September 9, 2007
My essay is in response to: “Dropping out too young” by David Nichols, Ed. D., his email address is DrChief1@aol.com.
Dr. Nichols’ Op-ed appeared in the Sunday, September 9, 2007, edition of the Mobile Press-Register. His commentary can be read in its entirety by clicking on the following link: http://www.al.com/opinion/press-register/index.ssf?/base/opinion/1189330508234080.xml&coll=3
This morning, I read with great interest Dr. David Nichols’ commentary on the problem of high school students dropping out early and his proposed solution to raise the required attendance age. The focus of this educator’s piece was on pointing out the problem child in his mind — the dropouts. Never once did he acknowledge the problem of poorly run schools and systems within the state of Alabama, that, as a whole, often score in the bottom ten percent of the United States or of boring mandatory curriculums or of the teachers’ unions’ left-brained, show your work mentality, in general.
For several generations now, the primary focus of America’s education system has been to supply cheap labor to Corporate America for growing their businesses and our economy and not on helping children develop their individual talents. Rather than create well balanced, critical thinkers and self-governing young adults, thus free citizens, we produce robots ready to fill a mindless slot on a production line or a cubicle inside the front office.
It has been a recipe for disaster as Americans spend a lifetime of pushing their square pegs into tight round holes. Our insecure society has paid a high price for the wave after wave of the newly addicted graduates seeking relief from feeling lost in their career, in their life, under great social pressures to appear having it all together and happy.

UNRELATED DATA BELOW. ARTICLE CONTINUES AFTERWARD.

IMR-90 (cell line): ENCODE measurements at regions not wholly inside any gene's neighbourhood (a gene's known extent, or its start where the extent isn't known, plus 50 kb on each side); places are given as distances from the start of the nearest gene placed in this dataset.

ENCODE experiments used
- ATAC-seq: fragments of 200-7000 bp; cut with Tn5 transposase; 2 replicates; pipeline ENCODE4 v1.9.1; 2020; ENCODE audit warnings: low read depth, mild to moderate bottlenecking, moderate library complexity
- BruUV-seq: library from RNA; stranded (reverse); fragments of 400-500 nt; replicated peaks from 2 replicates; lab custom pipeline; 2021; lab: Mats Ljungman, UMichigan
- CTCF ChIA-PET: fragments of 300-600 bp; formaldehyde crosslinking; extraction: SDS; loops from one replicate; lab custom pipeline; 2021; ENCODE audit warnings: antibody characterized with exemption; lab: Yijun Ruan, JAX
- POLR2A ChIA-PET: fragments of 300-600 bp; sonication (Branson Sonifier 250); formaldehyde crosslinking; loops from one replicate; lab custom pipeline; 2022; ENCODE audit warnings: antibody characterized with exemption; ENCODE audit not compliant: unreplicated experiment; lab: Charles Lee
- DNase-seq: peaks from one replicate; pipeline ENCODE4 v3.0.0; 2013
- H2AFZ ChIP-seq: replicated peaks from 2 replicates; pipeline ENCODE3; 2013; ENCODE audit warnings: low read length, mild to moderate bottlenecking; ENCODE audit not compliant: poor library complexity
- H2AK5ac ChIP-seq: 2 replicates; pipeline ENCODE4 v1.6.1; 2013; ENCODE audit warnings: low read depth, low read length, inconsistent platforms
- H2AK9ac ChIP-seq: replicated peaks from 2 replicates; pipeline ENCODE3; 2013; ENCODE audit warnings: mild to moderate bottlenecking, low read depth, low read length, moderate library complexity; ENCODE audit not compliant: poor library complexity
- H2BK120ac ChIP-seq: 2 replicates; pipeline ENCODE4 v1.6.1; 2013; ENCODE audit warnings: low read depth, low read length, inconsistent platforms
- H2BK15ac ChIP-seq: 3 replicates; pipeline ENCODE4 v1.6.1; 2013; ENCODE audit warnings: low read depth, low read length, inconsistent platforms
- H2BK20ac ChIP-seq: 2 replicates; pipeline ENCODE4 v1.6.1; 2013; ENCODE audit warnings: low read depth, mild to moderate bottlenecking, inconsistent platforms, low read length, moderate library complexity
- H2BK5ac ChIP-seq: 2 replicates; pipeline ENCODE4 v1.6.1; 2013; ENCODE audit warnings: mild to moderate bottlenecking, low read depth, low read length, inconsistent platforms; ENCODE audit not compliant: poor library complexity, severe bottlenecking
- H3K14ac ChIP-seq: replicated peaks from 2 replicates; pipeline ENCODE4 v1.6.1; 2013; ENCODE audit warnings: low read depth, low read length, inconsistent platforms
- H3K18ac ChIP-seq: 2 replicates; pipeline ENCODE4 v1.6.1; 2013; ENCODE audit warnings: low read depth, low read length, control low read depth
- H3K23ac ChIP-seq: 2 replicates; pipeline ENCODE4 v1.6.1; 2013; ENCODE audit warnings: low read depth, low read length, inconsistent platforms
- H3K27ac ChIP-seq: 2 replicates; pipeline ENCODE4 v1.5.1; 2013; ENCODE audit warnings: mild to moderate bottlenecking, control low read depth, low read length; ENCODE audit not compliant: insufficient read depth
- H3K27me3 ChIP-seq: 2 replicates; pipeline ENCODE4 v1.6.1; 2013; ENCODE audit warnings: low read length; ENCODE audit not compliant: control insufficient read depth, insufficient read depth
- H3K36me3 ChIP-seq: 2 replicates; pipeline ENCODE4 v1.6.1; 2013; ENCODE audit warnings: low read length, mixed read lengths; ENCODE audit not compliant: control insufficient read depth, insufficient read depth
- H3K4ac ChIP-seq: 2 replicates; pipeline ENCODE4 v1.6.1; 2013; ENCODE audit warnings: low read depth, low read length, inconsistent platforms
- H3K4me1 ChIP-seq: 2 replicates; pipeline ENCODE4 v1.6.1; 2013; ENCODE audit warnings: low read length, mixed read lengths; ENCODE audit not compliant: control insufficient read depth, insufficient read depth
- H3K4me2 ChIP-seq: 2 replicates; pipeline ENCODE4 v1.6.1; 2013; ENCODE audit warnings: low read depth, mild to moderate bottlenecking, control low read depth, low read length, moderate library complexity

Rather than having a choice in the subjects that students study or don’t, they are indoctrinated from day one to a plethora of topics of little or no interest, day in and day out, for eight or nine years before ever reaching high school. If their experience was anything like mine in elementary school, where I struggled with a learning disability resulting in me repeating the fifth grade, I am not surprised at all by their decision to take the first opportunity to exit from school.
Elementary school is a minefield for children and can make a ten-year-old “C, D and F” student feel dumb and like a failure while the “A” student feels like a genius. The truth is neither student is right. School officials need to acknowledge this powerful force playing inside classrooms and its fallout.
The interest of educating or cultivating children has become secondary to test scores, to graduation rates, sending them off to college, to work on the factory floor or at the local construction site.
High school students dropping out of school is not the problem. It is really a barometer for measuring the performance of schools and school systems. Going to work becomes an appropriate alternative for a teenager and not a poor decision when schools continue to fail them. It finally gives him or her control over their life to meet their needs that school no longer meets or never once met.
The real burden is on the schools to deliver a better service to their customers – the individual student and to our society, as a whole. This is something that passing more legislation hasn’t and won’t ever accomplish.
Copyright © 20007, 2010. All Rights Reserved. “Drop Out!” by Ted Burnett.
I am available for speaking, consulting and political advising. My other essays can be viewed at my blog – http://www.toxicnation.blogspot.com/. I can be contacted via email at – firstname.lastname@example.org. My biography can be viewed at http://www.tedburnettresume.blogspot.com.